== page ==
BAGHDAD (Reuters) – Thousands of Iraqis inspired by uprisings around the Arab world protested on Friday against corruption and poor basic services in nationwide rallies where at least 10 people died in clashes with security forces.
Scores of others were hurt in skirmishes during Iraq’s “Day of Rage” when demonstrators tried to storm government buildings and security personnel fired shots to try to disperse them.
There were no reports of insurgent attacks against the protests despite Prime Minister Nuri al-Maliki’s warning that al Qaeda militants and others might try to disrupt the rallies.
Maliki vowed not to ignore the protesters’ demands.
“I would like to assure all our people that nothing which they have protested against due to their discontent will go in vain,” he said in a statement. “I will follow up personally the implementation of all issues under my authority as prime minister.”
The most violent clashes between protesters and security forcesoccurred in the restive areas of Hawija and Mosul in the north and the southern oil hub of Basra.
Eight years after the U.S.-led invasion which ousted Sunni dictator Saddam Hussein, development remains slow and Iraqis complain of shortages of food rations, water, power and jobs.
The Arab world has erupted in protests aimed at ousting long-standing rulers and holding free elections but Iraqis have focused more on gripes over essential needs and corruption.
“We are here for change, to improve the situation of the country. The education system is bad. The health system is also bad. Services are going from bad to worse,” said 27-year-old Lina Ali, part of a protest youth group on Facebook.
“There is no drinkable water, no electricity. Unemployment is growing, which can push the youth toward terrorist activities,” she said at Baghdad’s Tahrir Square.
Frustration has mounted in the war-torn state, which has vast oil reserves and the potential to be a major producer. “Where’s my share in the oil profits?” one banner read.
“People are hungry. We ask the government to find job opportunities for the young,” said 52-year-old Um Safa, who walked from Baghdad’s northeastern Sadr City slum to Tahrir Square to take part in the protests.
In Mosul, guards and security forces opened fire when protesters tried to storm the local government building, a Reuters witness said.
Three people were killed and 15 wounded in the clashes. Demonstrators set fire to the building and a percussion bomb exploded amongst the crowd, a police source said.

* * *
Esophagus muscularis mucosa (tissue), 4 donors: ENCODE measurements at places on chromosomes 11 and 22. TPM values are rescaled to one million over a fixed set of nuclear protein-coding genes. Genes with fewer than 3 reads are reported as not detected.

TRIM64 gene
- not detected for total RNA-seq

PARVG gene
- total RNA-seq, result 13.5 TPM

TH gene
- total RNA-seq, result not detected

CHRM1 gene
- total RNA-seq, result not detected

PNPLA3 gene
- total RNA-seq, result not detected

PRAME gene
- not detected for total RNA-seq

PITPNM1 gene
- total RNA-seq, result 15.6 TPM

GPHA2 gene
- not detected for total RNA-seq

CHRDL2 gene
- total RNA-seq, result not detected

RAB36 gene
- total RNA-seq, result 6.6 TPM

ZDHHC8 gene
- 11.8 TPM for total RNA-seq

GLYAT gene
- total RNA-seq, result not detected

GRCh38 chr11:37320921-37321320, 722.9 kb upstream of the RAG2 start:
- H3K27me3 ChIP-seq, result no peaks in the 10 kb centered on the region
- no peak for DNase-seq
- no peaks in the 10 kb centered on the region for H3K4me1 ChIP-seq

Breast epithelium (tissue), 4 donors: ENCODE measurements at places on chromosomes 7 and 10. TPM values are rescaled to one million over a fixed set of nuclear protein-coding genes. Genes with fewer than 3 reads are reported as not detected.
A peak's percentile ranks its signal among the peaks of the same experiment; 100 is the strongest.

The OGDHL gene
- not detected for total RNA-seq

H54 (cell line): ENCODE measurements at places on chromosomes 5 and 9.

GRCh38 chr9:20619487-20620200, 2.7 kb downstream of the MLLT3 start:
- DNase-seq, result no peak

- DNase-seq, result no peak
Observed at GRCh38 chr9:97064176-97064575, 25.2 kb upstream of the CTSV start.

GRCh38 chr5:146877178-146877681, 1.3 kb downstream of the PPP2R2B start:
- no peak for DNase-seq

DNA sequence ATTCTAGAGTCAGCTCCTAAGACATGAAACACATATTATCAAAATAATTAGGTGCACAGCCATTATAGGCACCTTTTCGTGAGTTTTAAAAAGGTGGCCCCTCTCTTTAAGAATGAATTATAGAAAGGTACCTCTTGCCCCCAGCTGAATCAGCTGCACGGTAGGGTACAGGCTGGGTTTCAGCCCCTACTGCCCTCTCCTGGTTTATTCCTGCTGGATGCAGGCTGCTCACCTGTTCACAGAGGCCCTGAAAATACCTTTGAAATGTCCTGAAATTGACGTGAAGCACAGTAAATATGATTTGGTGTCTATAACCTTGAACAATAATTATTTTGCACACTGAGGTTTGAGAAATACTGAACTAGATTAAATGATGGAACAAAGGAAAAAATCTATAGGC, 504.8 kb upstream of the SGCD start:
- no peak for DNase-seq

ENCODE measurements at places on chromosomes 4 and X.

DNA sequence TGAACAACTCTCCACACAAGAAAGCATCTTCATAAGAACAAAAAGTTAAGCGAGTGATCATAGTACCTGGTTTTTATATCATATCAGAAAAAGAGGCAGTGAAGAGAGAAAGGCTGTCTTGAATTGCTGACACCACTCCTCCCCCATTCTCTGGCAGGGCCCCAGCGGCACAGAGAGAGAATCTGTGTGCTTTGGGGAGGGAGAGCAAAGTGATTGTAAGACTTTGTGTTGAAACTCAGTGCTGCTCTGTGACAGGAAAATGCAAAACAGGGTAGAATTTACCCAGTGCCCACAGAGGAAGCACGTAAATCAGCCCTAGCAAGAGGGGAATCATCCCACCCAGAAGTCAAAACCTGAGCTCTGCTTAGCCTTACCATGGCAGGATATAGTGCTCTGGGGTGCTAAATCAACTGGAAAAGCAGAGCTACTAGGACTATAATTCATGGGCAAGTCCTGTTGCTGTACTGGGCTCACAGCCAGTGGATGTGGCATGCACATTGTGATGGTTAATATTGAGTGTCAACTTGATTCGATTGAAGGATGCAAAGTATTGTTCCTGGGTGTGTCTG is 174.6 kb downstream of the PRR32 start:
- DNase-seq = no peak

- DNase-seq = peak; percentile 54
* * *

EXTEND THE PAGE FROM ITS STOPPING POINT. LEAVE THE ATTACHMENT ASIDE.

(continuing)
Protesters also set fire to a local council building in Hawija, a restive area near the oil city of Kirkuk. Two people were killed and 22 injured in scuffles, a police source said.
In Kalar, a town south of Sulaimaniya in northern Iraq, one person was killed and at least 10 wounded when security forces opened fire on protesters, security and medical sources said, while another 15 people were injured in separate skirmishes.
In the northern town of Chamchamal, one person was killed and five wounded in protest clashes, a health official said.
A curfew was imposed in Basra until 6 am (0300 GMT) on Saturday after clashes between security forcesand protesters that killed one person and wounded dozens protesters and security officers, Basra Governor Shaltagh Abboud said he would resign in response to protesters’ demands.
Two people were killed and 22 others were wounded in Samarra and Tikrit and at least 43 protesters and security officers were hurt in Kirkuk, Falluja, Sulaiman Pek, Nassiriya and Khaldiya.
In Baghdad’s Tahrir Square, where the crowd swelled to thousands, minor clashes broke out as protesters stormed past concrete blast walls on the nearby Jumhuriya bridge leading to the fortified Green Zone of government buildings and embassies.
Fifteen people were hurt as protesters threw rocks and security forces hit them with sticks. Police and soldiers used sound bombs and fired shots into the air to scatter protesters. A vehicle curfew was in effect in the capital.
(Additional reporting by Muhanad Mohammed and Suadad al-Salhy in Baghdad, Sabah al-Bazee in Samarra, Aref Mohammed in Basra, Mustafa Mahmoud in Kirkuk, Khaled Farhan in Najaf, Jamal al-Badrani in Mosul, Fadhel al-Badrani in Falluja and Namo Abdulla in Sulaimaniya; Writing by Serena Chaudhry; Editing by Jon Hemming)